The cavernous grand ballroom of the Music City Center glowed like a candle-lit cathedral. Tables were draped in ebony fabric with centerpieces of clustered red roses and white hydrangeas. The stage was flanked with white curtains that were lit in various hues throughout the presentations. A new/retro ASCAP logo was projected in honor of the impending 100th anniversary, which actually takes place on Feb. 13, 2014.

Schmoozing among the tables as we took our seats were Jon Randall Stewart, John Esposito, John Huie, John Grady, John Briggs, Michael Knox, Mike Sebastian, Mike Vaden, Mike Hollandsworth, ASCAP award winner Mark Bright, Mark Wright, Mark Ford, Mark D. Sanders, Eddie DeGarmo, Eddie Bayers & Lane Brody, Robert Ellis Orrall, Rob Beckham, Bob Reagan, Dave Pomeroy, David Corlew, Pat Finch, Patrick Clifford, Doug Johnson, Doug Casmus, Dan Hill, Dan Keen and Dan Harrell.

The first course was baby mixed greens, cherry tomatoes, candied pecans, carrot strips and dried cranberries drizzled with tarragon vinaigrette. The main course was beef tenderloin, grilled shrimp, steamed green beans and polenta au gratin casserole squares. Dessert was Neopolitan mousse with white-chocolate discs topped by raspberry syrup. Not only is the Music City Center catering kitchen excellent, the wait staff was wonderfully attentive.

Garth Brooks honors George Strait at the ASCAP Country Awards in Nashville.

Garth Brooks honors George Strait at the ASCAP Country Awards in Nashville. Photos by: Ed Rode and Frederick Breedon.

Earle Simmons, Alison DeMarcus, Sherod Robertson, Teresa George, James Dean Hicks, Susan Meyers, Andrew Kintz, Jewel Coburn, Chris Oglesby, Barry Coburn, Becky Harris, Ron Stuve, Diane Pearson, Garth Fundis, Capucine Monk, Woody Bomar, Debbie Carroll and Hank Adam Locklin dined and dished.

Looks we liked included Lisa Harless in a clingy, floor-length, magenta gown. Melanie Howard had on a tux jacket, knotted pearls, a lace-trimmed blouse and high boots. Hope Fisher glided by, escorted by hubby Pete Fisher, and looking stunning in a black gown with a lace top, rusched-fabric hips and a train. Craig Wiseman wore a floral shirt – what else is new?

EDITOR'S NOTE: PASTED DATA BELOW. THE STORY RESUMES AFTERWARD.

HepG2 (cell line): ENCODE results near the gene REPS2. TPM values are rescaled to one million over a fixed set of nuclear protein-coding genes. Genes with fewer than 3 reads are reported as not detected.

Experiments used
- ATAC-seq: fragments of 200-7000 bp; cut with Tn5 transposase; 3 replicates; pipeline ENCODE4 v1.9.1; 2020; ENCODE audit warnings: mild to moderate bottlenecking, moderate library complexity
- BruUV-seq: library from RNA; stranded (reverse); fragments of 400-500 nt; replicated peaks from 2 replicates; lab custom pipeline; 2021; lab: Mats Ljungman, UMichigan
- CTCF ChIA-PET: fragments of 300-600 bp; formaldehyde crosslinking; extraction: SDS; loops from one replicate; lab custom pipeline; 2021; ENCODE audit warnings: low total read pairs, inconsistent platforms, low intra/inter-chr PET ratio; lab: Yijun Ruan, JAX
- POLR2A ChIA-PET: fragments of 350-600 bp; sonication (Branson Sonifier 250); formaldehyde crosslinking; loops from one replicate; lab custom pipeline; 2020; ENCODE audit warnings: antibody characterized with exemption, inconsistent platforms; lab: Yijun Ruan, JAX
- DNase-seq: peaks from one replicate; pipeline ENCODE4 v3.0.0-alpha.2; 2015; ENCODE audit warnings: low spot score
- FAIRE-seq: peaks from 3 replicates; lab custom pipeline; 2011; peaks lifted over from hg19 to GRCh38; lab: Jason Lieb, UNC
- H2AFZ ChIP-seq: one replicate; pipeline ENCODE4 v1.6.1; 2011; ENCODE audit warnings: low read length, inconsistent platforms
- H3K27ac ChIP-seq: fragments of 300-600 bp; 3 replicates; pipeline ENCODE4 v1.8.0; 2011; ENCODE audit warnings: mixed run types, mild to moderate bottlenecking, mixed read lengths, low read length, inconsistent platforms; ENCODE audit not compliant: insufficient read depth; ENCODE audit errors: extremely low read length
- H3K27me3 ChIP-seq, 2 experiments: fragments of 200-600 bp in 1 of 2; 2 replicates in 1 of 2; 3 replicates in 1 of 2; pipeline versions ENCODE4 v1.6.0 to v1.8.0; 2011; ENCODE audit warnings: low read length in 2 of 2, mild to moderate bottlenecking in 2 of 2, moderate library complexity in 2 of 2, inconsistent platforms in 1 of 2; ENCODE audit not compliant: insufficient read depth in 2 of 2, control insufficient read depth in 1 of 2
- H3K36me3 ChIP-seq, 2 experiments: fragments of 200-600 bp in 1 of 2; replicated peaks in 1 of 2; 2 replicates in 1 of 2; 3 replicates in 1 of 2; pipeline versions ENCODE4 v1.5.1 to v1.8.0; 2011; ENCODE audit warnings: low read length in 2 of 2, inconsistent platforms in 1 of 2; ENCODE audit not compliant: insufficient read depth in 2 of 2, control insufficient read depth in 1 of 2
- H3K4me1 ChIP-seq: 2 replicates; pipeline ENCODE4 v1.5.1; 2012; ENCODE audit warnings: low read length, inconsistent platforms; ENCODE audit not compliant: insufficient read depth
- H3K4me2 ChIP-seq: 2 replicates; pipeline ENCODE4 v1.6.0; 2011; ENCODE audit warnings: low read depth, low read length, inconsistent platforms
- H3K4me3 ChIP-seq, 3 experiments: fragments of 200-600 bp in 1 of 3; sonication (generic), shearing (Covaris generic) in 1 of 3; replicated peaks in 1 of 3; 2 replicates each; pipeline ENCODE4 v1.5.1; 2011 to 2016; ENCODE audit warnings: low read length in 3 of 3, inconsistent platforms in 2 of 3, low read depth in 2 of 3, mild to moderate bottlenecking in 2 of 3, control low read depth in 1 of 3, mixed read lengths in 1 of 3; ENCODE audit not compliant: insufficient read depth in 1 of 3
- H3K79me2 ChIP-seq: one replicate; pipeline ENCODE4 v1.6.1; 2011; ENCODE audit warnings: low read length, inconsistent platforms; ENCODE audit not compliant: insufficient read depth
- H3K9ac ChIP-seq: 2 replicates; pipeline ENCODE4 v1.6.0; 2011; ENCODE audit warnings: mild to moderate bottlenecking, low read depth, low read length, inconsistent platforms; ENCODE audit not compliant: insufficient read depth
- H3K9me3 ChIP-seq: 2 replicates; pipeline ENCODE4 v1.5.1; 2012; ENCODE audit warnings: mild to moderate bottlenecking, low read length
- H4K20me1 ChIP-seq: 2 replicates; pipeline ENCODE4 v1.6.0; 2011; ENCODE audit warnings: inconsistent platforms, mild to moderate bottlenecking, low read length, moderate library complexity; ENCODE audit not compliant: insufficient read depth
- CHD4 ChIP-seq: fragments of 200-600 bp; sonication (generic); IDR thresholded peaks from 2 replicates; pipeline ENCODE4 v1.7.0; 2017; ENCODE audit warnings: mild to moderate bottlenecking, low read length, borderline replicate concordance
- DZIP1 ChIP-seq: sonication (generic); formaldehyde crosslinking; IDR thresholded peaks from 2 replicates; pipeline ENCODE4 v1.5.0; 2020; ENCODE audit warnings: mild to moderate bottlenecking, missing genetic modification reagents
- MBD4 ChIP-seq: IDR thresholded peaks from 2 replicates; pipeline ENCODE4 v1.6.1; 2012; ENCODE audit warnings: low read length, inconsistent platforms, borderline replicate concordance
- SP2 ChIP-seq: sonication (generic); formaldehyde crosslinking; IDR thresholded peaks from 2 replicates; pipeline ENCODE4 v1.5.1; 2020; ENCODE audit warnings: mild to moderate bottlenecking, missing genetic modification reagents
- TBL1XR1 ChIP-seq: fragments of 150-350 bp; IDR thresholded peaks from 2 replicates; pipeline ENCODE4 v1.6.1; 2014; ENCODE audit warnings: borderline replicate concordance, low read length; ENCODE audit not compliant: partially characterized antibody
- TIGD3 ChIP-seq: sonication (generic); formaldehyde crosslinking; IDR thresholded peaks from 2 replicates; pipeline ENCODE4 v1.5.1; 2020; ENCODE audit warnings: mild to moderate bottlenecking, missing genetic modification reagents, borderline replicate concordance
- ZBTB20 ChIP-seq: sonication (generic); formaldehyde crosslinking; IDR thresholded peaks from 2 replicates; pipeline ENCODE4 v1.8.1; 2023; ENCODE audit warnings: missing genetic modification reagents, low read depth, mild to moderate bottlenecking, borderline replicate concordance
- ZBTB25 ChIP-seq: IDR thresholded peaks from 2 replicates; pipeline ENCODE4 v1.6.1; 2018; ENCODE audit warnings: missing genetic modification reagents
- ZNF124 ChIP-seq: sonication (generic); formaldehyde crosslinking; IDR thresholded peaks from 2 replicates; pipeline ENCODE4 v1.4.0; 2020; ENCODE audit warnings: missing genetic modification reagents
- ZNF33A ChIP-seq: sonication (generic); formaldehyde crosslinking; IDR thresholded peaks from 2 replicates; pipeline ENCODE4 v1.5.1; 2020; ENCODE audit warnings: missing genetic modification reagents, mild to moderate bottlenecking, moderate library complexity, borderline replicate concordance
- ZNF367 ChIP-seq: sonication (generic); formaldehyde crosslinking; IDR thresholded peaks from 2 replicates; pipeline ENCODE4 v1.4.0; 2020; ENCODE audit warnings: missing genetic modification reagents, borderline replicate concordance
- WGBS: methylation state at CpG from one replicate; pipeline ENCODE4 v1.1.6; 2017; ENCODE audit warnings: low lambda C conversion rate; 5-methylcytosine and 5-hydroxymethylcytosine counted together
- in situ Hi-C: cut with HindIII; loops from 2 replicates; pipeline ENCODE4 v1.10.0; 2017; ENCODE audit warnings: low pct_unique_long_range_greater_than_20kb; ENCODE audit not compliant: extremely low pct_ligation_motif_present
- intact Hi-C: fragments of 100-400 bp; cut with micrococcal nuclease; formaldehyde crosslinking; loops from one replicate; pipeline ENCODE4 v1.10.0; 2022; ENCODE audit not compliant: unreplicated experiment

Mega-talent Gretchen Peters was in a gray velvet jacket over a peach-hued blouse with shiny embroidery. Her Planned Parenthood benefit, co-starring K.T. Oslin, is at the Rutledge on Thursday.

Liz Hengber was as cute as a pixie in her glittering gold brocade top over black tights and booties. Terri Walker, accompanied by Jeff Walker, was in a fabulous silver-and-black sequined evening jacket. Georgia Middleman wore black lace over an alabaster gown.

“This is always how I spend my birthday, with my closest friends and George Strait,” quipped Tinti Moffatt.

ASCAP’s guest list for her included Clay Myers, Randy Wachtler, Ralph Murphy, Tom Long, Tom Roland, Tim Hunze, Lisa Konicki, Kerry O’Neil, Rusty Jones, Blake Chancey, Steve Buchanan, Kevin Lamb, B.J. Hill, Bill Denny, Robin Palmer, Celia Froelig, Kos Weaver, Frank Rogers and, oh heck, everybody you’ve ever met in the music business.

On stage, ASCAP songwriter Pat Alger gave a shout-out to the organization and the other industry institutions and individuals who donated the funds to create The Nashville Songwriters Hall of Fame’s gallery, stairway of songwriter hits and songwriter square at the Music City Center.

At various times, our hosts-with-the-mosts at the podium were LeAnn Phelan & Michael Martin, Paul Williams, Mike Sistad, John Titta and other ASCAP honchos. The bottom line is, those folks really know how to stage a gala.

All photos by Ed Rode and Frederick Breedon.